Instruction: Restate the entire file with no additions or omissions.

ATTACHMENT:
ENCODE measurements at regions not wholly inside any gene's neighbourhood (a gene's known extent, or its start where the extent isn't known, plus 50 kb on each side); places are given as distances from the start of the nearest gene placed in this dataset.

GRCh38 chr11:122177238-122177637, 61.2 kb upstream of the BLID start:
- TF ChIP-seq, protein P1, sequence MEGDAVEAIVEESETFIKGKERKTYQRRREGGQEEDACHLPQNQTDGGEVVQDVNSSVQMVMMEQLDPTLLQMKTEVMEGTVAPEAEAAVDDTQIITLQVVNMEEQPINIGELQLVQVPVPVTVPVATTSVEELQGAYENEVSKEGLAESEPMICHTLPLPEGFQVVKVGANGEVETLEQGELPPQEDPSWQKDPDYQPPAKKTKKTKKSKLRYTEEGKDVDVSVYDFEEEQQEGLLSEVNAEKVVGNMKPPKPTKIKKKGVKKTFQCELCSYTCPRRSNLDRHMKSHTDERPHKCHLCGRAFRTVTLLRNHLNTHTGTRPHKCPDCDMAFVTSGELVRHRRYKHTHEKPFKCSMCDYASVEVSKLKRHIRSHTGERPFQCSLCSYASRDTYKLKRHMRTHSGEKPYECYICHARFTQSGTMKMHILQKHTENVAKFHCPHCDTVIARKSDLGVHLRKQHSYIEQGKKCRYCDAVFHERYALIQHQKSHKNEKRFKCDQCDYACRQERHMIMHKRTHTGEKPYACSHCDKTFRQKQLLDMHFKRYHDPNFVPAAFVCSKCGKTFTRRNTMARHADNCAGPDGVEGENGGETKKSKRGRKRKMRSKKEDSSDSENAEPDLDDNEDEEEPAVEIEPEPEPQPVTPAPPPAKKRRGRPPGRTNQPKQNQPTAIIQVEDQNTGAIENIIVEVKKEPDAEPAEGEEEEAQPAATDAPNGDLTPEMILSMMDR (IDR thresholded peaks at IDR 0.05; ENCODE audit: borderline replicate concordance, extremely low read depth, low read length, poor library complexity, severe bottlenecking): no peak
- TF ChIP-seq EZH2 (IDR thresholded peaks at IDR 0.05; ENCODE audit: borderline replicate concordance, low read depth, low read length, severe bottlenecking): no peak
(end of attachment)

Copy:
ENCODE measurements at regions not wholly inside any gene's neighbourhood (a gene's known extent, or its start where the extent isn't known, plus 50 kb on each side); places are given as distances from the start of the nearest gene placed in this dataset.

GRCh38 chr11:122177238-122177637, 61.2 kb upstream of the BLID start:
- TF ChIP-seq, protein P1, sequence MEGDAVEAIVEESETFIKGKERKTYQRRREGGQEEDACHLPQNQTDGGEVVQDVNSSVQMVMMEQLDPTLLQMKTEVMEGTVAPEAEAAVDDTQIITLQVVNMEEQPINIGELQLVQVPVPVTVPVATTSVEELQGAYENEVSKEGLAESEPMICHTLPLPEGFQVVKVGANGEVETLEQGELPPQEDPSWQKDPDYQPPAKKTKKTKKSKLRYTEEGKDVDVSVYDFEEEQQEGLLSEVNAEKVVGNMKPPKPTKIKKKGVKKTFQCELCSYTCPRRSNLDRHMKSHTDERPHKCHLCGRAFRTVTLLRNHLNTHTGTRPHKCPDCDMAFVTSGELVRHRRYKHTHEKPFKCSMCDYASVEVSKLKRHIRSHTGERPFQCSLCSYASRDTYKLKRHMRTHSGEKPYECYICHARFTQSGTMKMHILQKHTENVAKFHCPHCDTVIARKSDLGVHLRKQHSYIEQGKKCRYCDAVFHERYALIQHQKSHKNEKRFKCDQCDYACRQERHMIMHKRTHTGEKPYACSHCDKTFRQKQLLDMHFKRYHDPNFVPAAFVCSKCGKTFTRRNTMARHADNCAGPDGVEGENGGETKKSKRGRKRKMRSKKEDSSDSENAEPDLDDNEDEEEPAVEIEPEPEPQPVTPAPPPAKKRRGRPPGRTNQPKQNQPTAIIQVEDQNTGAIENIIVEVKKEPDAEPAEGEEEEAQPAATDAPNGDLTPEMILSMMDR (IDR thresholded peaks at IDR 0.05; ENCODE audit: borderline replicate concordance, extremely low read depth, low read length, poor library complexity, severe bottlenecking): no peak
- TF ChIP-seq EZH2 (IDR thresholded peaks at IDR 0.05; ENCODE audit: borderline replicate concordance, low read depth, low read length, severe bottlenecking): no peak